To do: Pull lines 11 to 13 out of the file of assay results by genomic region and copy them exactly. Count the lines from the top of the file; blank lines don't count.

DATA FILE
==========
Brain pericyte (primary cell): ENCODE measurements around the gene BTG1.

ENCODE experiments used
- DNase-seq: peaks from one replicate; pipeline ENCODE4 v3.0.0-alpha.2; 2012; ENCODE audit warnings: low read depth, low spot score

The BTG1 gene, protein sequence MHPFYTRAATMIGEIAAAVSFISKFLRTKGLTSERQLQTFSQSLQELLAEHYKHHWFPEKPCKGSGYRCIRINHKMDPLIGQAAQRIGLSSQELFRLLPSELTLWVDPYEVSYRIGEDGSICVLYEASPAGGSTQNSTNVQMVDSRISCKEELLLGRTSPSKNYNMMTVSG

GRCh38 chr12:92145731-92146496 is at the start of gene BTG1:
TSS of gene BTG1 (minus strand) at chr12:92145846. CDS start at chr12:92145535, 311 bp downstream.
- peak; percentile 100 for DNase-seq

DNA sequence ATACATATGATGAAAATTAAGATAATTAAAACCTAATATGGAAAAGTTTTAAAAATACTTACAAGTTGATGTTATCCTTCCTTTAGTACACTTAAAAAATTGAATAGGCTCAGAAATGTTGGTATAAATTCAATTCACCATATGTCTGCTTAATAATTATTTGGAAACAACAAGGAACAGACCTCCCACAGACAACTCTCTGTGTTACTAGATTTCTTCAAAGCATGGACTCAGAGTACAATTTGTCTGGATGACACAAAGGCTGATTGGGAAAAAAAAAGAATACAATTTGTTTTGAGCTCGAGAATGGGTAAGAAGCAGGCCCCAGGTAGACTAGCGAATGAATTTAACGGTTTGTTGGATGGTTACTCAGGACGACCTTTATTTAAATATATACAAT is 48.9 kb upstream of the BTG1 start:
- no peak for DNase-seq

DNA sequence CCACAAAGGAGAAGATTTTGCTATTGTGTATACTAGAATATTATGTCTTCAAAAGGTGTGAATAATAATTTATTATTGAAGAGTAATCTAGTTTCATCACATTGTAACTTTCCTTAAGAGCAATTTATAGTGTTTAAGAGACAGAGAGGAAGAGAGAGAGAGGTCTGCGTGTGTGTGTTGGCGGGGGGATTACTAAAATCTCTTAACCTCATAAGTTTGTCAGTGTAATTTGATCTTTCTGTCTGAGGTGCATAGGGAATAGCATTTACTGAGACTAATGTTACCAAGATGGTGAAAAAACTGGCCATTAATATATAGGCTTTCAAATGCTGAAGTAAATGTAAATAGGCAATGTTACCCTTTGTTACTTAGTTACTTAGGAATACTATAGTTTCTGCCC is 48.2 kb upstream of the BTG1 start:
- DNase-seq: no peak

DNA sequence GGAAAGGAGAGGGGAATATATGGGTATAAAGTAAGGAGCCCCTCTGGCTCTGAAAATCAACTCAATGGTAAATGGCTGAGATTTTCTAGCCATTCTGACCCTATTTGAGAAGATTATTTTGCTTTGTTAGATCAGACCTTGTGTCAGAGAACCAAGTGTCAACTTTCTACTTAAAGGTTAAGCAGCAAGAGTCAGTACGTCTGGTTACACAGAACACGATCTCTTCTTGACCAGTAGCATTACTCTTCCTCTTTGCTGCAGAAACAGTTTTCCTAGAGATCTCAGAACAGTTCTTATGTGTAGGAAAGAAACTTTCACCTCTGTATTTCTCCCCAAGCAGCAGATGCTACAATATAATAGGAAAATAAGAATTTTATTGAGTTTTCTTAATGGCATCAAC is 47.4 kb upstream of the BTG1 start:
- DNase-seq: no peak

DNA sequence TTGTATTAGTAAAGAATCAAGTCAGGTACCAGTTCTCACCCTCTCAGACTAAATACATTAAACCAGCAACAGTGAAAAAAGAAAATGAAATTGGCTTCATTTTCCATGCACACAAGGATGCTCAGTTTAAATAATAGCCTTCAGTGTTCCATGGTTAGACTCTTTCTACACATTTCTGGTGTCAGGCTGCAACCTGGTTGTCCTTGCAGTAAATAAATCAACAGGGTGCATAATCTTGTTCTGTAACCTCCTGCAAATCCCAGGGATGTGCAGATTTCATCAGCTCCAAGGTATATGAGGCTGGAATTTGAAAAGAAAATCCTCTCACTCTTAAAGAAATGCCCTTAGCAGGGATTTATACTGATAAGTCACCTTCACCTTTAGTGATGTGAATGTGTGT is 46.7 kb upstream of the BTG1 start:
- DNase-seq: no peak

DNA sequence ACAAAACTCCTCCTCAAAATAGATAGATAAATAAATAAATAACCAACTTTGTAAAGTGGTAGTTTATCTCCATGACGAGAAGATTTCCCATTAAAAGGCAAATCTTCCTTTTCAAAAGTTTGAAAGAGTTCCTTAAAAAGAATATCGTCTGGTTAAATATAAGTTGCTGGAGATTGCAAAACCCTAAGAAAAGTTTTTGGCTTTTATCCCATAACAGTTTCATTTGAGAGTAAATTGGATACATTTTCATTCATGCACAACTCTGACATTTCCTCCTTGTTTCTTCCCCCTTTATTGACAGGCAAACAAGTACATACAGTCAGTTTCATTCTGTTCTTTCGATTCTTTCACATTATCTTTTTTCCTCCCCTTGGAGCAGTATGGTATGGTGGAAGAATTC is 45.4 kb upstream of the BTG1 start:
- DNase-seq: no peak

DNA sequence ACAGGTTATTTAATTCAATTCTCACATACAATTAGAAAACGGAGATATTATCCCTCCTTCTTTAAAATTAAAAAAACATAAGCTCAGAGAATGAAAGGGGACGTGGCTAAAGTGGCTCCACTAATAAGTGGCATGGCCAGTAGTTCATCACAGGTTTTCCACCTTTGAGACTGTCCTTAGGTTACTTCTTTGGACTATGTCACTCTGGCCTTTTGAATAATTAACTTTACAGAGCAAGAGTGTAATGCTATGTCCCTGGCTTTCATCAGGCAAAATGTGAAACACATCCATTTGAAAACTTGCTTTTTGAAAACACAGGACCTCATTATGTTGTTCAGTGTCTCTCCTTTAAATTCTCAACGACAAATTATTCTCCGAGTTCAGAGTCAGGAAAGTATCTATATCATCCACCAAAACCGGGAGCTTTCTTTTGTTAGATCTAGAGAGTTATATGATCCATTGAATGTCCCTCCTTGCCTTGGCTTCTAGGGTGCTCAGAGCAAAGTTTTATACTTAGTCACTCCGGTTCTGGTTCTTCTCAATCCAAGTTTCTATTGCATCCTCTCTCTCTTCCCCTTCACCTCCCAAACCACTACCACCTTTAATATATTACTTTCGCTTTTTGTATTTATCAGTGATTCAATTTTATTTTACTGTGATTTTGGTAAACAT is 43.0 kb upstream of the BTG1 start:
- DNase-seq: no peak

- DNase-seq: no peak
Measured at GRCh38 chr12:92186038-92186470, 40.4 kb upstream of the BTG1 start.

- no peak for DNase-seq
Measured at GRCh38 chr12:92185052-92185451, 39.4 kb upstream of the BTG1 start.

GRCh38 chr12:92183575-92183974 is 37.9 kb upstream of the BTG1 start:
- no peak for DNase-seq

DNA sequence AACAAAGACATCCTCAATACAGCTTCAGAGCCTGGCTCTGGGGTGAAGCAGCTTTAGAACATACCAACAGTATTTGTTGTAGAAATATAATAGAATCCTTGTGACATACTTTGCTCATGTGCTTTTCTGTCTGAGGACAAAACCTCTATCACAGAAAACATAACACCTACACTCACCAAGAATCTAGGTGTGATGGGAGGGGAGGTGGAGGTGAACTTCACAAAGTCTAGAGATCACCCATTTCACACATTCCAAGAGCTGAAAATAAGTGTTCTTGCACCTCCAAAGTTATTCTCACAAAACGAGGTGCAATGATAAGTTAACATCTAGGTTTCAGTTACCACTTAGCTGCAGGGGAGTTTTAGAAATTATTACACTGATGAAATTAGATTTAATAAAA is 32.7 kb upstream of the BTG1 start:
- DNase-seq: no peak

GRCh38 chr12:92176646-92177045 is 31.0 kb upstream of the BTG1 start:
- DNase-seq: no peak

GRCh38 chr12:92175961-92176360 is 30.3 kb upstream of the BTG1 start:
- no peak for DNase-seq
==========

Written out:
- DNase-seq: no peak

DNA sequence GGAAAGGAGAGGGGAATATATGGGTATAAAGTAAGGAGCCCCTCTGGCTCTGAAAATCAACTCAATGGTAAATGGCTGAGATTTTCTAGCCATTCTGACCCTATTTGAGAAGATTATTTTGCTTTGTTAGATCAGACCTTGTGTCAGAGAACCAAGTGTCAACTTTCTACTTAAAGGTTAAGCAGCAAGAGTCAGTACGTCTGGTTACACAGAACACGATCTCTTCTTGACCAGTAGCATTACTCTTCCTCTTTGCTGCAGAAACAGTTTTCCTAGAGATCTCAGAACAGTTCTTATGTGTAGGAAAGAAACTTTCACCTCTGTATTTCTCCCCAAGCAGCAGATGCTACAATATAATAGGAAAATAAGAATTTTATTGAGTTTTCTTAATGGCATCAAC is 47.4 kb upstream of the BTG1 start:
- DNase-seq: no peak